Thursday 9 March 2023

All the Saints of Ireland on Radio Maria, March 10

I will be taking part in another All the Saints of Ireland show on Radio Maria Ireland at 7pm on Friday, March 10. Saints featured will include Saint David of Wales and his links with Ireland plus Saint Ciarán of Saighir and his mother Saint Liadhain. We will also meet Saint Brunsecha, Saint Modomnoc, Saint Maedoc of Ferns and Saint Colman the Thirsty along the way! I will look at the Irish tradition of the Three Lents too. So join host Thomas Murphy and myself for an exploration of the rich heritage of our Irish saints. For details of how to listen to the programme see:

Bigí linn!

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Marc in Eugene said...

I listened earlier with pleasure; thank you. It occurs to me-- you were discussing Saint Oengus perhaps (I have a hard time keeping up sometimes, so much entirely new information!) or someone doing hagiography and pointed out that such people are not interested in history in the same way a good secular historian is: they are doing theology as much as writing down facts and figures. Next Friday!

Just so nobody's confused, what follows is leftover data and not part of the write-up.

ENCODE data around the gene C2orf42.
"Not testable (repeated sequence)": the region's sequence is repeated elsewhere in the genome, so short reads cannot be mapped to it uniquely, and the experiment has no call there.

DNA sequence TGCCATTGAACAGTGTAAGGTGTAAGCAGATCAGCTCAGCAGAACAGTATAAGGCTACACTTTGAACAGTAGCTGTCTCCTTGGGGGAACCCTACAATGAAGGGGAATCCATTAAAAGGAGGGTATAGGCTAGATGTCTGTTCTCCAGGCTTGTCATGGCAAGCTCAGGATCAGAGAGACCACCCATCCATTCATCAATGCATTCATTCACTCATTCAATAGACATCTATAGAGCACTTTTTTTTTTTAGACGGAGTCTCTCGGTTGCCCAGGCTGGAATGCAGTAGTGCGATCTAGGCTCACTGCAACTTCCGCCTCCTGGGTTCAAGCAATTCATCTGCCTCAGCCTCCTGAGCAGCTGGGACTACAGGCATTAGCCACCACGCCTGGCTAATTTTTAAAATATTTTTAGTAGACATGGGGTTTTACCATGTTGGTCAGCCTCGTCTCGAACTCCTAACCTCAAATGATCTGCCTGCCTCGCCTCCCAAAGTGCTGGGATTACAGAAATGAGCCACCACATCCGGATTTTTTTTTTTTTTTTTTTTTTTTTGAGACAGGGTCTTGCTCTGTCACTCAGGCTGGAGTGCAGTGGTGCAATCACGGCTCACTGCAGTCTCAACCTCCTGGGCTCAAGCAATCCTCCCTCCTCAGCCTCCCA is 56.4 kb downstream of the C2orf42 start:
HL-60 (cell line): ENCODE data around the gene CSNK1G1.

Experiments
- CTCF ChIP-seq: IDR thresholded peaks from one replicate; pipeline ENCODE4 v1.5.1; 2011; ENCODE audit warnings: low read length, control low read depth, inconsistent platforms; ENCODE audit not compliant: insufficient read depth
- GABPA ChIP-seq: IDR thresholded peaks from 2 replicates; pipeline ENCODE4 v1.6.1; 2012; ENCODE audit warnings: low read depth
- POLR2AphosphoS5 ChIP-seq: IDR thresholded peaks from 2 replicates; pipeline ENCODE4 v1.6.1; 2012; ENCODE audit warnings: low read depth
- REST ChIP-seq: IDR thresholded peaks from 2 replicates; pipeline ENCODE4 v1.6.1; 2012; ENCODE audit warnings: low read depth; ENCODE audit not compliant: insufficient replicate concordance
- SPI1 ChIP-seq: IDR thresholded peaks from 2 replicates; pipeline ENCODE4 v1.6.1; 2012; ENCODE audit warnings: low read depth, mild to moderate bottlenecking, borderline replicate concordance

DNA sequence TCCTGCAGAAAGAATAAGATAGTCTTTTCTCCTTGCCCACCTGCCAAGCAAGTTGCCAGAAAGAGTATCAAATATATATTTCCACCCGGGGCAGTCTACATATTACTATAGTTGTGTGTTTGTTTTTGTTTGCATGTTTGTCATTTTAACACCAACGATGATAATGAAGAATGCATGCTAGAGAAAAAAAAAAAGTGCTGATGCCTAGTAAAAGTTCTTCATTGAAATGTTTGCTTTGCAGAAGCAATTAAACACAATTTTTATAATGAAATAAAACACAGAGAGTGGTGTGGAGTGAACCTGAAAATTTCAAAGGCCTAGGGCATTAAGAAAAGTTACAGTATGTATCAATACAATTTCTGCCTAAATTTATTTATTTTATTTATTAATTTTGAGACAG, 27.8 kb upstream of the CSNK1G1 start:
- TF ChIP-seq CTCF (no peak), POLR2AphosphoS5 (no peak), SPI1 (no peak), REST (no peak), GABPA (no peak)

Marcella said...

Thanks very much for tuning in Marc, yes, hagiography is a genre all of its own and is neither history nor biography as we know it. When I first started to read the medieval Lives of the Saints I often struggled with how odd they seemed and how the saints indulged in what often seemed like distinctly un-saintly behaviour. It wasn't until I read academic studies of hagiography that I started to appreciate it. Thomas was asking about how St Ciaran of Saighir, who is supposedly born sometime in the late 4th century could have been a student of Finnian of Clonard who was active in the 6th. But if you accept that the hagiographer is only interested in promoting Ciaran's sanctity then you can see that all the problems with the chronology aren't what really concerns him. He wants to have his cake and eat it by both talking up Ciaran's credentials as a very early saint whilst at the same time associating him with the famous tutor of the saints at Clonard, whose death is c.552. Victorian writers who didn't have a modern understanding of hagiography tied themselves up in all sorts of knots trying to reconcile this sort of problem, but you really can't. Hoping to talk about the relics of St Patrick next time!